Nonetheless we may generally note this rather evident distinction between the vision and the dream. The dream took place while the recipient was in the state of sleep. God revealed His will to such a person by controlling the thoughts and images of the mind which constituted the dream. In the vision, on the other hand, the recipient was fully awake and conscious. The revelation took place by God opening the eyes and the ears of the person to behold spiritual realities. This makes of the vision a higher type of revelation than the dream. John prefixed his record of the visions which he received on the Island of Patmos by saying: “I was in the Spirit.” It was as though the individual was for a time released from the limitations of his human body and allowed to see spiritual realities and to hear spiritual words which ordinarily the human eye cannot perceive and the human ear cannot discern. That which was seen and heard in vision was not merely subjective and imaginary, something within his own mind; rather, for a time he was given a spiritual perception which transcended the earthly and could behold that which is spiritual and heavenly.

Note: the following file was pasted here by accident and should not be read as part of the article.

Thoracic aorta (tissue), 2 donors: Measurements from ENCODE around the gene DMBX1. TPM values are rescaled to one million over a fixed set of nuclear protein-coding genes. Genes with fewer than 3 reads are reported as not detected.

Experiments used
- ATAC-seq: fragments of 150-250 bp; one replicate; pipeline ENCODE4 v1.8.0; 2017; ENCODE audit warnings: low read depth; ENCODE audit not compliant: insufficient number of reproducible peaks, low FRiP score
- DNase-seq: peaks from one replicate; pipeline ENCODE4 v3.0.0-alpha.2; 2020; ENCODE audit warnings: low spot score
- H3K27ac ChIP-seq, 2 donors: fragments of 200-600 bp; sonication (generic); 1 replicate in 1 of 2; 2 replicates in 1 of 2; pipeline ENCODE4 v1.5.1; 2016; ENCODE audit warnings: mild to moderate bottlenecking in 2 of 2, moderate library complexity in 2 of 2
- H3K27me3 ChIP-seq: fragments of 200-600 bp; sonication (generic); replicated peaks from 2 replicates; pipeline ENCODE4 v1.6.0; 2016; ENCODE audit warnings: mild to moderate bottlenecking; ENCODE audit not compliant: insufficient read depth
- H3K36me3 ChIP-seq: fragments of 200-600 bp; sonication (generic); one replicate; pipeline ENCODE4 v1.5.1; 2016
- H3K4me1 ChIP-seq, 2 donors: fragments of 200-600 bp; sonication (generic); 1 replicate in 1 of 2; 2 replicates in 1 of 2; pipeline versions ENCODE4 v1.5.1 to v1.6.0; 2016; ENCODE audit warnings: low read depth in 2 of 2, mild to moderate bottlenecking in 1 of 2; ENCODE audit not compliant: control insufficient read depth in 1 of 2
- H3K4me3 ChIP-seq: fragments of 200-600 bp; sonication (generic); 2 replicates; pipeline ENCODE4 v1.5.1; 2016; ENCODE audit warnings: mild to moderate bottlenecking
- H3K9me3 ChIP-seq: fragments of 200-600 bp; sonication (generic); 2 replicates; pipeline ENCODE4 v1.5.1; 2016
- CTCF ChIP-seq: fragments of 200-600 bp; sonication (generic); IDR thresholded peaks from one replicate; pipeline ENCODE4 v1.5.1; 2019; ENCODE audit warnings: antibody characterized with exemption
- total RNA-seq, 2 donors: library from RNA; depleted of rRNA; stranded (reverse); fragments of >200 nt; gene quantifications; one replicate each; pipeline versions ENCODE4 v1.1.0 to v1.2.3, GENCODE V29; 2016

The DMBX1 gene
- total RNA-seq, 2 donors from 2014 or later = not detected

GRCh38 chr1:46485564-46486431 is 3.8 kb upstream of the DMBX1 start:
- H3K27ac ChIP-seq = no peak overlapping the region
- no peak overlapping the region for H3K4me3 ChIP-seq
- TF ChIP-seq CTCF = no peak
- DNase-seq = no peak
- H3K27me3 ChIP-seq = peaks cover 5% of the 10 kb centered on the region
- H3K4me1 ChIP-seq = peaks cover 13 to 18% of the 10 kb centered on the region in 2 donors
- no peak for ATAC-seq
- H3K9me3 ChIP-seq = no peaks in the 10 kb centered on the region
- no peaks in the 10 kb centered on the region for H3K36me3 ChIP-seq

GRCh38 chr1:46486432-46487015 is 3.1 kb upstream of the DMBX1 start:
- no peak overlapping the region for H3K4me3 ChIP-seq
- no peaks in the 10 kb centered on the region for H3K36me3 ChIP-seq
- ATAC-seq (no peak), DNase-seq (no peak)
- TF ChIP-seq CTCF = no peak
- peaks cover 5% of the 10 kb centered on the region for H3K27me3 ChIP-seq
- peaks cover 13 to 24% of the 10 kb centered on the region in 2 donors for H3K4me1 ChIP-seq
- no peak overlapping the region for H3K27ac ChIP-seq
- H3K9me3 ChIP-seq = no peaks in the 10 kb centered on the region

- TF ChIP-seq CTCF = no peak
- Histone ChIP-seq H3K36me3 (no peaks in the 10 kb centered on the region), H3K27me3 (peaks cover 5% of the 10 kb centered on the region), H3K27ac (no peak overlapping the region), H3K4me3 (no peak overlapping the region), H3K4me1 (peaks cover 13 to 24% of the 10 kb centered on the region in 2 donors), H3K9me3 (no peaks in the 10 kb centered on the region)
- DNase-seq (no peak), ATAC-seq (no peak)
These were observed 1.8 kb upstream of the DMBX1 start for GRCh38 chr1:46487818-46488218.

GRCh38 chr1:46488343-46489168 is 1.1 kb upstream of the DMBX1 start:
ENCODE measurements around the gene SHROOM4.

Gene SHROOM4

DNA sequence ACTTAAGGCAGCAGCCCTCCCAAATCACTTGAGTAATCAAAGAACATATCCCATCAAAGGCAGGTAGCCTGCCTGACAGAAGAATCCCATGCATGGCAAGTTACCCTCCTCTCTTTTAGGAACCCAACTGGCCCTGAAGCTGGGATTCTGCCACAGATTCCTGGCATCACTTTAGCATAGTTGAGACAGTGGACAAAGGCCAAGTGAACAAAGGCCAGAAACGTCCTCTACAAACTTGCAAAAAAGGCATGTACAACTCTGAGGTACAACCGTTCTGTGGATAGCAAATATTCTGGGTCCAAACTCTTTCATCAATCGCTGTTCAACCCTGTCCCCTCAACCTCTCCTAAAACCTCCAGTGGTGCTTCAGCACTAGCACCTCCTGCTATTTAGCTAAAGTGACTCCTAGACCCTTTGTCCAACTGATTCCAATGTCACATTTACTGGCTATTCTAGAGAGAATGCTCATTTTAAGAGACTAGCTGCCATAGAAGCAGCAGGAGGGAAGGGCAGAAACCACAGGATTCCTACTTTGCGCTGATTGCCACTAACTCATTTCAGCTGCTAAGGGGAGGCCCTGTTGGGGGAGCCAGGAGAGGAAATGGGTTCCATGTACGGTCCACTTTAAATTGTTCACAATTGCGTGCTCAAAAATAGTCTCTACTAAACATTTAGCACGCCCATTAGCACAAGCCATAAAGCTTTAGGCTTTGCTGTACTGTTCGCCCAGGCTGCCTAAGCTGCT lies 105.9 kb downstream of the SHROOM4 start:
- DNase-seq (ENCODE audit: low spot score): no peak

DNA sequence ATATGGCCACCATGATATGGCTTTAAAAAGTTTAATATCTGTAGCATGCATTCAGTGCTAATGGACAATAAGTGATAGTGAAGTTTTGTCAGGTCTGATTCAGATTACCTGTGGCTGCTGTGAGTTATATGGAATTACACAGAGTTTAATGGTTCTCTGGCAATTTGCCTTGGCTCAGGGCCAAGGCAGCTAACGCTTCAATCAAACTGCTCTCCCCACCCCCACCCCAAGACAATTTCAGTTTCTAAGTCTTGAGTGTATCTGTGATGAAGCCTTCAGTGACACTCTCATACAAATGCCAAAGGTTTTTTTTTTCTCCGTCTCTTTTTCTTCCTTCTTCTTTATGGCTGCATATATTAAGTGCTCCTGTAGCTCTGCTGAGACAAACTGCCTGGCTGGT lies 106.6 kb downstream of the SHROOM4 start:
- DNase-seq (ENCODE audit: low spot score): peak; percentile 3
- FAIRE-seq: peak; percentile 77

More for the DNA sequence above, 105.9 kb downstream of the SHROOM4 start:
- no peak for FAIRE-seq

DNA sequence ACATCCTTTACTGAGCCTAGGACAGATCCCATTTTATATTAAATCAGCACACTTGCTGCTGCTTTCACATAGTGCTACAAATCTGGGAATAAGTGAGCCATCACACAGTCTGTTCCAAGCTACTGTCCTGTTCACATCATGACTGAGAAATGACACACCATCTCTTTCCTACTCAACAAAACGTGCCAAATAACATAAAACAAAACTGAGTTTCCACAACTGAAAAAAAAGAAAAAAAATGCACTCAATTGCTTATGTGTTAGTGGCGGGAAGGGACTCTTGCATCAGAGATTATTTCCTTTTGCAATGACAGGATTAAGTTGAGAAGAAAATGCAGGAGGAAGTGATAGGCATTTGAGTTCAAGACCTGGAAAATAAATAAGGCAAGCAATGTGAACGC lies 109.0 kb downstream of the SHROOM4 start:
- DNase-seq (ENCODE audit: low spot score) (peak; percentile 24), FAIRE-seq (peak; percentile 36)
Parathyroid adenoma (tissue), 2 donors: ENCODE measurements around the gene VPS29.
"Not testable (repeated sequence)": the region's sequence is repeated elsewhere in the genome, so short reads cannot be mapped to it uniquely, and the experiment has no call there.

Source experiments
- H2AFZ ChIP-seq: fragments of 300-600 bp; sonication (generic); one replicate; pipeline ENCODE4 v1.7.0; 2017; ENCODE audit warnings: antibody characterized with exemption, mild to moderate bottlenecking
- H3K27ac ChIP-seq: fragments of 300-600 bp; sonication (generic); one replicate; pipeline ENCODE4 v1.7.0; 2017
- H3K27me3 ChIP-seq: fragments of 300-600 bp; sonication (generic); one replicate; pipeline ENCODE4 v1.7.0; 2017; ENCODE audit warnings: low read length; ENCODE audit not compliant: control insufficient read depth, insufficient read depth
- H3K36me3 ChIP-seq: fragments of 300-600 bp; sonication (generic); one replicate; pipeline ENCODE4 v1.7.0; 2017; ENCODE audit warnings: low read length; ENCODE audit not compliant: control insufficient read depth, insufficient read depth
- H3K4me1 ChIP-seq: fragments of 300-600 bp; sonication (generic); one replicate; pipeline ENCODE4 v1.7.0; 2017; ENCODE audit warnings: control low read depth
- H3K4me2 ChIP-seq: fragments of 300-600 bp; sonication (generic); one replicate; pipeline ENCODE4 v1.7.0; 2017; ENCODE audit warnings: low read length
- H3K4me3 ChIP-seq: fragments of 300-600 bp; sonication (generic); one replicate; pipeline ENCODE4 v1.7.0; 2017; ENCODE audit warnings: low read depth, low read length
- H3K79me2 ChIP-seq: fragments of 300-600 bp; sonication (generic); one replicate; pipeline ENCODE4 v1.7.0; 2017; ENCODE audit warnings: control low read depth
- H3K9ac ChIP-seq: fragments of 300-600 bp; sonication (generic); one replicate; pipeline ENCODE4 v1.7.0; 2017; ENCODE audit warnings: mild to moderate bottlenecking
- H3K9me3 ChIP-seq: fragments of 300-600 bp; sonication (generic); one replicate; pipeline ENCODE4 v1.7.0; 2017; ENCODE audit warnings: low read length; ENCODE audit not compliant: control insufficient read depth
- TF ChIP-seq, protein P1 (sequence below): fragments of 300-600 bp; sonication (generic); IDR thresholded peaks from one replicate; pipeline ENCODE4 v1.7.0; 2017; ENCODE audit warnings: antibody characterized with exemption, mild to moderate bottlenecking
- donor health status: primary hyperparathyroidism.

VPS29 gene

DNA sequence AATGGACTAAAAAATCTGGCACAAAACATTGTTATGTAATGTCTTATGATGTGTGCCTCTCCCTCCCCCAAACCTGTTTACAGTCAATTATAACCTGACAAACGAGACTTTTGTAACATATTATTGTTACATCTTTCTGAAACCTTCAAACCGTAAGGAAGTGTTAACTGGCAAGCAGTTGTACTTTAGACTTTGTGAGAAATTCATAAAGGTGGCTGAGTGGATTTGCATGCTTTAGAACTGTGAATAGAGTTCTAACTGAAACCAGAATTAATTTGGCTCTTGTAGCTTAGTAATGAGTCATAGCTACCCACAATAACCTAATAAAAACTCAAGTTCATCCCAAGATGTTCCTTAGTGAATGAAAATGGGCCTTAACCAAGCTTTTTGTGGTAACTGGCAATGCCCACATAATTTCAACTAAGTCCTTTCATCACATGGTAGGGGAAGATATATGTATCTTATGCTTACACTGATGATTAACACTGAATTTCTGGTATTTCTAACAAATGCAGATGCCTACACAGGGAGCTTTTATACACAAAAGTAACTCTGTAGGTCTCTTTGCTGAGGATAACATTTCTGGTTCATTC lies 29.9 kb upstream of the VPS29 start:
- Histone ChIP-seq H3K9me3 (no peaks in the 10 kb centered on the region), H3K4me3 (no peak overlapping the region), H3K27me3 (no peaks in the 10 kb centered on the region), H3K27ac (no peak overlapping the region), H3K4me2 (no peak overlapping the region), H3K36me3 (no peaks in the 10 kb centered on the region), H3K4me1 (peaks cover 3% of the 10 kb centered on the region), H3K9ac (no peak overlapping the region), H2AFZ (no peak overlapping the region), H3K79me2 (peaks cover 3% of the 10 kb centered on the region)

In the visions of Scripture those that beheld them were conscious at the time of the fact that they were receiving revelation from God. Such was almost necessarily so because of the very nature of visions. A person receiving a vision was allowed to behold spiritual realities, the distinctiveness of which he could hardly be unaware. It was almost as if the division between heaven and earth was momentarily bridged and the favored person was allowed to see that which ordinarily the human eye can never distinguish. Before such glorious revelations the saints were struck with the consciousness of their own unworthiness so as to cry out as did Isaiah, “Woe is me! for I am undone; because I am a man of unclean lips and I dwell in the midst of a people of unclean lips: for mine eyes have seen the King, the Lord of hosts.” Hence, the recipient of a vision was at all times fully conscious and mentally alert. While the dreamer was often a passive observer of that which he saw and heard, the visionary person felt himself present and often took part in the proceedings or asked questions concerning them. Such were brought through the vision into very intimate contact with God and His Word.